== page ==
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Bandwidth of neon xfmr


Kevin Tate

Jan 1, 1970
I know neon transformers are designed to operate from 60Hz. But what
range of input frequencies can they handle and still produce enough
juice to light a small neon tube?


Don Klipstein

Jan 1, 1970
I know neon transformers are designed to operate from 60Hz. But what
range of input frequencies can they handle and still produce enough
juice to light a small neon tube?

For frequencies below 60 Hz: Input voltage must be reduced
proportionately with frequency once you go only a few percent below 60 Hz.
Output short circuit current should not change much in such a case but
will decrease more significantly once the frequency gets below about 20-30
Hz or so, and will decrease nearly proportionately with input voltage
(proportionate with frequency) once the frequency is low enough for output
current limitation to be due mostly to winding resistance rather than
"leakage inductance" - and I guesstimate this point to be roughly 15 Hz or
somewhere in that ballpark.
But more importantly I suspect that when using a transformer recommended
for a specific length or set of tubing, 1/3 to 1/2 voltage may be
insufficient to spark through at all - which means a low frequency limit
of around 20-30 Hz to get any results at all unless the input vopltage is
kore than the transformer should get at the frequency in question.

As for frequencies higher than the transformer is designed for:

As frequency increases, there is a trend for the maximum permissible
input voltage to increase, but less than proportionately since one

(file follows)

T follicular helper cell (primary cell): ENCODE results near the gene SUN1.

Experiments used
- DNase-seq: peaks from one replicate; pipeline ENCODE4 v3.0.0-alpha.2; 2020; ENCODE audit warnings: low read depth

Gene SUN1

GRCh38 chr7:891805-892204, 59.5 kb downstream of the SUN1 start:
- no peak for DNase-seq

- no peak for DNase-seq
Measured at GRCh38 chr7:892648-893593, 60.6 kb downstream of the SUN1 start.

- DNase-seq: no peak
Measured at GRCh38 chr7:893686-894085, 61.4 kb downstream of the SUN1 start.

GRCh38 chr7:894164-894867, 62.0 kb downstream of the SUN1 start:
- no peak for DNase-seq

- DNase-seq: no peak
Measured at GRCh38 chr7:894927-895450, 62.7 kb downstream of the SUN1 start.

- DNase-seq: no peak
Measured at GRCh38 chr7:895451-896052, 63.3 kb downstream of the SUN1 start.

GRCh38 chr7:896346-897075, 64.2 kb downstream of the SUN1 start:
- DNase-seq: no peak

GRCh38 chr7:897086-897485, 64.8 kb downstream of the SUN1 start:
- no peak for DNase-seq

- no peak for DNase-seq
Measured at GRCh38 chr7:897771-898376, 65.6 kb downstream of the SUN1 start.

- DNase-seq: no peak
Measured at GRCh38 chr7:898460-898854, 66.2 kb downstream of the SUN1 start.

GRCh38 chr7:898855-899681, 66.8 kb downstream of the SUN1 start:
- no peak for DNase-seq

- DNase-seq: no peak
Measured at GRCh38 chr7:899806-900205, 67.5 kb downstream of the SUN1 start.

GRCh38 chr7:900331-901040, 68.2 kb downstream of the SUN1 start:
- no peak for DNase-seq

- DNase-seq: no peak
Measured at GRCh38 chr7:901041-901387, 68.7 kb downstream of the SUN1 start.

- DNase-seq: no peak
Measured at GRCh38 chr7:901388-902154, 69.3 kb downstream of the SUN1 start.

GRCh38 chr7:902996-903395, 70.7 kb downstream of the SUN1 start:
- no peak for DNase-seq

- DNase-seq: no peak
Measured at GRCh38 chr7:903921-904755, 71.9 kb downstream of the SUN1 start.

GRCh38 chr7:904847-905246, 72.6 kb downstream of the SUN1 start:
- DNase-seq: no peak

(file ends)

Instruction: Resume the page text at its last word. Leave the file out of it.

significant loss mechanism producing heat is eddy current loss, which does
not decrease much when frequency deviates significantly upward from
"proper" and "proper" input voltage is maintained.
But do expect the "leakage inductance" to cause output current to
decrease as frequency increases!

Operate a neon sign transformer rated for 60 Hz at 400 Hz, and I would
guesstimate it would have its usual temperature rise when the input RMS
voltage is about 150-160 volts. Output current to a neon tubing load at
400 Hz instead of 60 with normal input voltage I guesstimate to be about
16-20% of "normal", and somewhat more than proportionately more (possibly
30% of "normal") with input voltage of 160 volts.

Open circuit output voltage at 400 Hz: With 120V input, most likely
slightly higher than normal, but possibly very different and even possibly
much more. Please have a load connected when operating a neon sign
transformer at frequency much above rated!


Neon sign transformers have a resonance mode at some higher frequency,
where the "leakage inductance" and the stray/interlayer capacitance of the
secondary form a series resonant circuit. In my limited experience with a
small sample size this has happened at a frequency around 1-1.5 KHz as
best as I can remember.
Such a resonance mode can be a serious problem with no load - output
voltage can be a few times that otherwise expected, and can be a major
stress on or even causing outright quick failure of the insulation within
the transformer! Please have your "neon" tubing connected!

Once frequency increases to much above that of the "resonance mode",
expect open circuit output voltage to be a little to somewhat more than
"expected" times the square of the ratio of "resonant frequency" to
applied frequency. As in mostly below usual and decreasing bigtime as
frequency increases. Additional "resonance modes" may at some frequencies
cause some significant deviations from this, but expect mostly output
voltage awfully low once the frequency exceeds a few KHz.
As for output current - mostly keeps going down as frequency increases.
(Exceptions possible but not the "norm".)


This is for the "traditional" iron core transformers as opposed to the
newer "electronic ballast" type devices. The latter should have
performance varying less with input frequency and hardly changing at all
when input frequency makes a moderate change, although probably have
nowhere to go but down in any performance perameter (including
reliability) if the input frequency is changed greatly.

- Don Klipstein ([email protected], [email protected])